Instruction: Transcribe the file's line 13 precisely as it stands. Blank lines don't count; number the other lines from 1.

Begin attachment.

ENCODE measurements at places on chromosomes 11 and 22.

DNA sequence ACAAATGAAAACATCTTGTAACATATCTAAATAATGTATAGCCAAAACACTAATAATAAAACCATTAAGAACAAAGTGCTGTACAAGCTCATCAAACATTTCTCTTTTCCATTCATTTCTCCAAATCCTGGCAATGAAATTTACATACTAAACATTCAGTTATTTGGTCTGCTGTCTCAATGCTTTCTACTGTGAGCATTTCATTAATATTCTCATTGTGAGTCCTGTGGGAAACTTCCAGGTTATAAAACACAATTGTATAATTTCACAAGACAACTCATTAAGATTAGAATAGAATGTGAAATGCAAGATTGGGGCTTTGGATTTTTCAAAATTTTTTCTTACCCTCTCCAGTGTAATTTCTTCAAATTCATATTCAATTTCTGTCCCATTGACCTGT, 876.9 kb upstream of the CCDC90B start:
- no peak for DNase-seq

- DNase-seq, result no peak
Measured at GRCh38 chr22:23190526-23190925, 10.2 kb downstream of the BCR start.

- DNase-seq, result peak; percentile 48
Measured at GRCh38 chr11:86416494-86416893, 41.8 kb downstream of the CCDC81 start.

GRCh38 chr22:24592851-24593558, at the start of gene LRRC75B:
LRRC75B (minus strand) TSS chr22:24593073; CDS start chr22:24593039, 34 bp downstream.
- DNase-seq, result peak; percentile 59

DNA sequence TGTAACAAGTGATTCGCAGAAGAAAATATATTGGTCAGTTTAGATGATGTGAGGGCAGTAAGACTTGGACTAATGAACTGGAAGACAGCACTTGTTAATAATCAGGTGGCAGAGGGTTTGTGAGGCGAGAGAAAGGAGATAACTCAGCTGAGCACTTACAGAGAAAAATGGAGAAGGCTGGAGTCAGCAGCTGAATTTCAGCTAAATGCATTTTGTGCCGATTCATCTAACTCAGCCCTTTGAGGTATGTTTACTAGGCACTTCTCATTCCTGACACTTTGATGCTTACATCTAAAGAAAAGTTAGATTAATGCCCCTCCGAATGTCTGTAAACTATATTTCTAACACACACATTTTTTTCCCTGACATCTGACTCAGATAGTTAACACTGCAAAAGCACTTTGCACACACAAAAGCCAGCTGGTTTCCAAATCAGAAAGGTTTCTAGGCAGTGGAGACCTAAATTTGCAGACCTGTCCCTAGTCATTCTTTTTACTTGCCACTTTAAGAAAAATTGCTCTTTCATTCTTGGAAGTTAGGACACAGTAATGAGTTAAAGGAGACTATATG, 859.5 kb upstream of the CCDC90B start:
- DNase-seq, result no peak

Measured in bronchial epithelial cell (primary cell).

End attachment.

Measured in bronchial epithelial cell (primary cell).